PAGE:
The classic old show-biz story: a brilliant actor develops their chops and pays their dues performing in the “legitimate theater” before moving west to Hollywood. For the past century the American stage has served as this sort of proving ground, and not only for performers; for material also – at times, for both at once (think Katherine Hepburn and The Philadelphia Story). Over the decades audiences have been treated to a great many big-screen adaptations of successful plays. For the past generation or so, the evolutionary path has reversed and even doubled-back against itself, with movies turned into Broadway musicals, turned into movie versions of the Broadway musicals. Mel Brooks and our own John Waters are doing very well indeed, thanks for asking.
…a laudable ensemble piece…
“12 Angry Jurors“ is different: in the golden age of television Reginald Rose wrote a screenplay that was produced by Westinghouse Studio One. The live broadcast earned three Emmy Awards under the teleplay’s original title, “Twelve Angry Men,” and was later adapted TV-to-stage then stage-to-film with the 1957 movie version which most of us know well today. The transition from 1954 television script to 21st century stage play has its challenges; foremost as illustrated by the title change from …Men to …Jurors.
Vagabond Players chose an adaptation by Sherman L. Sergel for their season-opening production (many others exist, including “12 Angry Women,” “12 Angry Men and Women,” and even “12 Angry Lebanese”). The de-gendered Sergel version solves a major problem at the community theater level, namely, filling a cast that’s pretty large for a non-musical without the limitation of using only actors who represent as male. Sergel also provides a few updates to move the story into a contemporary setting – instead of Jack Warden complaining that he has tickets to that evening’s ballgame, we have Sydney Marks in the same role worried that her tickets to Wicked might go to waste. Fortunately the playwright went easy on those changes, which felt forced when they did occur.
In the story, an unseen disadvantaged youth has been tried for the murder of his father. All circumstantial evidence points towards his guilt, and 11 of our characters are eager to dispose of needless formalities and render a speedy verdict. Thick layers of bigotry coat the discussion – “He’s one of those, you know what they’re like” – and for many in the jury room that fact alone is enough to convict. But one juror stands alone, not completely convinced of the defendant’s innocence but unwilling to allow the others to carry the youngster to a likely death sentence without some serious deliberation first. Eventually minds and hearts are changed through several tortuous journeys, exposing biases of class, race, and every sort of otherness all lumped together by not being expressed explicitly.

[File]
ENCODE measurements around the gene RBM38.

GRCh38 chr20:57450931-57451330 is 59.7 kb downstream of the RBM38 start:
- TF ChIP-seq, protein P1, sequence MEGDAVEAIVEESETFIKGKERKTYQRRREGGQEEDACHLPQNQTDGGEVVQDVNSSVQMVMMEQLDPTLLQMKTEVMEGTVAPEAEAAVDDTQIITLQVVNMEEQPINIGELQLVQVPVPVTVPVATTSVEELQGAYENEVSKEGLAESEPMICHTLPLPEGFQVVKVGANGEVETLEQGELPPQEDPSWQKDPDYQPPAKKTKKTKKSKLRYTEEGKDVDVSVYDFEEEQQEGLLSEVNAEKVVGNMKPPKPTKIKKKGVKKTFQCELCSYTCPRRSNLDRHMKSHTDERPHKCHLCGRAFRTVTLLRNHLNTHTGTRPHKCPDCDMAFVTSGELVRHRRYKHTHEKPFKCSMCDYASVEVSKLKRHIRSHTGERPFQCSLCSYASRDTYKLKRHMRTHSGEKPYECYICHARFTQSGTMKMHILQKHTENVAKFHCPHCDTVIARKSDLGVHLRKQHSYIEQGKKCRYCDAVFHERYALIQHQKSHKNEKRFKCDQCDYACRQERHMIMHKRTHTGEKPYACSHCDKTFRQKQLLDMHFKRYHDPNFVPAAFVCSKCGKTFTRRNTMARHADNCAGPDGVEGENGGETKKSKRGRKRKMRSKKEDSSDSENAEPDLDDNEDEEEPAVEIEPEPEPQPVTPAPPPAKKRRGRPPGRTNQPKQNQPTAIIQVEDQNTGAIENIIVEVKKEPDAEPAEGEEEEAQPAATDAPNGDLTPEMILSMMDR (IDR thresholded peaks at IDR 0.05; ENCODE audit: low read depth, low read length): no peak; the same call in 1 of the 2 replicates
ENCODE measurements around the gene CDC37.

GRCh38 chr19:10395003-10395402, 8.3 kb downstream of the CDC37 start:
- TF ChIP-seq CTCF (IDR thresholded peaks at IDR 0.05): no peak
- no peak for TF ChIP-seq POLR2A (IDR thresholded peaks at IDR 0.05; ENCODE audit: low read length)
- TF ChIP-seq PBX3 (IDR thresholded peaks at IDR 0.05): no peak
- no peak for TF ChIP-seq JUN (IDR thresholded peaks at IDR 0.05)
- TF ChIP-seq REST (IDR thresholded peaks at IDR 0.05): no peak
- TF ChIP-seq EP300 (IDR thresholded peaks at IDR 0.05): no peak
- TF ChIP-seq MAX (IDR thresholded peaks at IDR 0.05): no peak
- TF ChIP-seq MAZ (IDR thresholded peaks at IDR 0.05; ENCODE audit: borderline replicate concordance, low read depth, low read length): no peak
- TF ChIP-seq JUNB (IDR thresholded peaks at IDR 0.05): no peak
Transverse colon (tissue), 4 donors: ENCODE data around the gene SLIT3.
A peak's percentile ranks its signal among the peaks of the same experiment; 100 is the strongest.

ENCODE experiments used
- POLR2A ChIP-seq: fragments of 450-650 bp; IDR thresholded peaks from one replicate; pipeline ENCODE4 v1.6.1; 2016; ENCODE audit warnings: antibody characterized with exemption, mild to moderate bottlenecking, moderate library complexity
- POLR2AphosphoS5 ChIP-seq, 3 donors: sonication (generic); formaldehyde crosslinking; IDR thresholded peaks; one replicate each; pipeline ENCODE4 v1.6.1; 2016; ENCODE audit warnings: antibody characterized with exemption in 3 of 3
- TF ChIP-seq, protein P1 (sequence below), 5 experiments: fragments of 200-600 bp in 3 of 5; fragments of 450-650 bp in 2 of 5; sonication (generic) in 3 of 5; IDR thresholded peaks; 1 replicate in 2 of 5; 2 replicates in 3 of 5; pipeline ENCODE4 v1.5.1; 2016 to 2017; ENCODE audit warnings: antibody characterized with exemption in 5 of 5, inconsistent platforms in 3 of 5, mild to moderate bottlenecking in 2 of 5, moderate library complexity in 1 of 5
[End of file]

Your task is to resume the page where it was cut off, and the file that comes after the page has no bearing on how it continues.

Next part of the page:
As Juror #8 (that’d be Henry Fonda, if you’re like this reviewer and require translation), Noah Silas is a brilliant and fascinating casting choice. Silas is a fine actor and delivers the goods here with subtle power. He is also the only African American and one of only two people of color in the jury room. The “…you know what they’re like” line (from Andy Belt, completely despicable as Juror #10, wearing a polo shirt the exact color of a MAGA hat) is directed at Silas, and one is put face to face with questions of ‘who’s us’ and ‘who’s them’. Laura Malkus is terrifying as Juror #3. A simple piece of fight choreography between her and Silas involving a very real-looking switchblade knife caused everyone in the audience to jump in their seats. Her character’s ugliness and violence come from bitter secrets which eventually betray her. With performances by the other nine actors (ten, including Lorraine Brooks who cameos as the bailiff), Director Lindsey R. Barr has created a laudable ensemble piece, definitely worthy of its place at the head of Vags’ table this fall.
Running Time: Approximately 75 minutes with no intermission
Advisory: Profanity and violence – recommended for adult audiences.
“12 Angry Jurors” plays through September 29 at Vagabond Players, 806 South Broadway, Baltimore. For tickets call (410) 593-9153 or purchase online.